Randy St. John ’17h, Retired Teacher

Harrisburg Academy’s 2017 Alumnus of the Year, Randy St. John ’17h, was recognized at last week’s Commencement ceremony with an honorary Harrisburg Academy degree and the opportunity to address the student body as a featured speaker.  He shared reflections on his joy of teaching and words of wisdom to living a good life.  The article below, written by St. John nearly 30 years ago (1988) for the Academy’s newsletter, still holds true to his core philosophies and ideals.  In celebration of St. John’s 46 total years of teaching, we share this with you today.

Niccolo Machiavelli was a lucky man — at the age of 43 he lost his job.  Mistaking good fortune for disgrace, he retired to his small farm outside Florence and apparently spent the daylight hours with rude woodcutters.  His expulsion from political life left his evenings free however, and herein lay his good fortune.  In a letter to a friend, Machiavelli described his return home form his day’s work:

“On the threshold I slip off my day’s clothes with their mud and dirt, put on my royal and curial robes, and enter, decently accoutered, the ancient courts of men of old, where I am welcomed kindly and fed on the fare which is mine alone, and for which I was born: where I am not ashamed to address them and ask them the reasons for their action, and they reply considerably; and for two hours I forget all my cares, I know no more trouble, death loses its terrors: I am utterly translated in their company.*”

At night Machiavelli began to read the ancient writers.  He fancied that he asked them questions, and they, through their writings, answered him.  He entered what is called the “Great Conversation,” a centuries-old discussion among the world’s best writers about life’s most poignant questions.

Unfortunately for Machiavelli, he had to lose his job to find time to participate in the Great Conversation.  What was even more unfortunate was that he had to read and to think in solitude.  I have been much luckier in life than Machiavelli.  Not only do I have a job — the job I have actually requires me to read many of the works of the Great Conversation.  I am doubly lucky in that I also get the pleasure of discussing these books with young people.  Although this is a delight, it isn’t always easy for there are many who maintain that old writers such as Plato or Chaucer or Shakespeare have little to say to us today.  They maintain that the attention of students should be focused entirely on works that are new.  “Do not waste time on Shakespeare,” they declare, “Get on with life’s real work which is vocational preparation.”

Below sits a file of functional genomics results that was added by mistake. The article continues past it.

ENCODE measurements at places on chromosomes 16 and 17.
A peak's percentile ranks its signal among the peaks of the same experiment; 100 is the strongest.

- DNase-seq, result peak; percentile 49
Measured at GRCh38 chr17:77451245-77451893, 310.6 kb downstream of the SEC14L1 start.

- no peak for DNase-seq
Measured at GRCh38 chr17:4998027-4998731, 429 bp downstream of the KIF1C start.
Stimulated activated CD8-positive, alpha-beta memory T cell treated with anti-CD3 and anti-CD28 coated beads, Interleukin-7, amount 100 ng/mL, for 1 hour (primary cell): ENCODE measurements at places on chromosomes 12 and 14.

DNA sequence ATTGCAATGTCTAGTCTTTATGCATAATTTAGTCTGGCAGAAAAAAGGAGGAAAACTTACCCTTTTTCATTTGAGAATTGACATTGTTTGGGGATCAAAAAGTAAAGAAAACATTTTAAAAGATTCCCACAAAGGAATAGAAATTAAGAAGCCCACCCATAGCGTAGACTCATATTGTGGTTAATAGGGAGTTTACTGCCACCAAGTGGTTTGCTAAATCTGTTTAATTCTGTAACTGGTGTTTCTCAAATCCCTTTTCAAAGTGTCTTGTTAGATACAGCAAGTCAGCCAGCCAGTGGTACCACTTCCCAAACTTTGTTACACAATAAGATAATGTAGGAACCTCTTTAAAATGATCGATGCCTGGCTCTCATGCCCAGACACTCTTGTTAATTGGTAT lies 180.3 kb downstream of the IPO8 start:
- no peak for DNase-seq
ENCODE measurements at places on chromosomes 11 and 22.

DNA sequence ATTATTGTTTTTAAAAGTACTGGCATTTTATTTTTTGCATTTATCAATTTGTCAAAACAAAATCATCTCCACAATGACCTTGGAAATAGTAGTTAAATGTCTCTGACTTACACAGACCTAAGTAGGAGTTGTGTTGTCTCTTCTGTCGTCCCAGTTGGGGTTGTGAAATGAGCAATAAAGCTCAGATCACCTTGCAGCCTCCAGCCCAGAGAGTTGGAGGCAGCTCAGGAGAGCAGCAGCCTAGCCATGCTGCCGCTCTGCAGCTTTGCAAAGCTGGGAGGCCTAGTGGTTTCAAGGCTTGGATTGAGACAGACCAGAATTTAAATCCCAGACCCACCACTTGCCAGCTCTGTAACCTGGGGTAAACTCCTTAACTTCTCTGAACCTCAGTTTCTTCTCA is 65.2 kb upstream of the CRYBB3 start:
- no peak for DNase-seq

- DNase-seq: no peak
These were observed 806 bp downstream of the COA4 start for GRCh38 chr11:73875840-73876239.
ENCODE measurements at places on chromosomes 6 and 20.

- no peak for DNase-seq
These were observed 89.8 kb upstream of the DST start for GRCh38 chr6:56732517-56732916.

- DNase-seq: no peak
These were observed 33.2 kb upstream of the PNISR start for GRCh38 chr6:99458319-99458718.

I do not see vocational preparation as the primary goal of a teacher in an independent school.  I think the mission of an independent school teacher is the perpetuation of the Western intellectual heritage.  In short, I think my job is to help the Great Conversation keep going by introducing young people to the works of great writers.  If we can teach students to write with clarity, to read with discernment, and to think with precision, the Great Conversation will continue.  There will always be meaningful vocational opportunities for students who can write, read, and think.

I am worried that if any of my former students read this article, they will say, “Rubbish.  St. John doesn’t teach because of the Great Conversation.  He teaches because he thinks it’s fun.”  I am afraid they may be correct.  I admit that the minutes spent in the classroom are the best of my day, no less so now than 15 years ago when I started teaching.  But, I hesitate to admit this for two reasons.  The first reason is that it isn’t fashionable to enjoy being in the classroom.  Everything I read about the teaching profession seems to say that 15 years in a classroom should leave an intelligent human being burned out, bored, and cynical.  The second reason is that I might be found out and snatched away from the classroom for having more than a man’s share of pleasure in life.  I certainly do not want to suffer Machiavelli’s fate of having to read in solitude.  If I keep quiet, may they won’t notice me for another 15 years…

*Translated by Ralph Roeder in “Man of the Renaissance”

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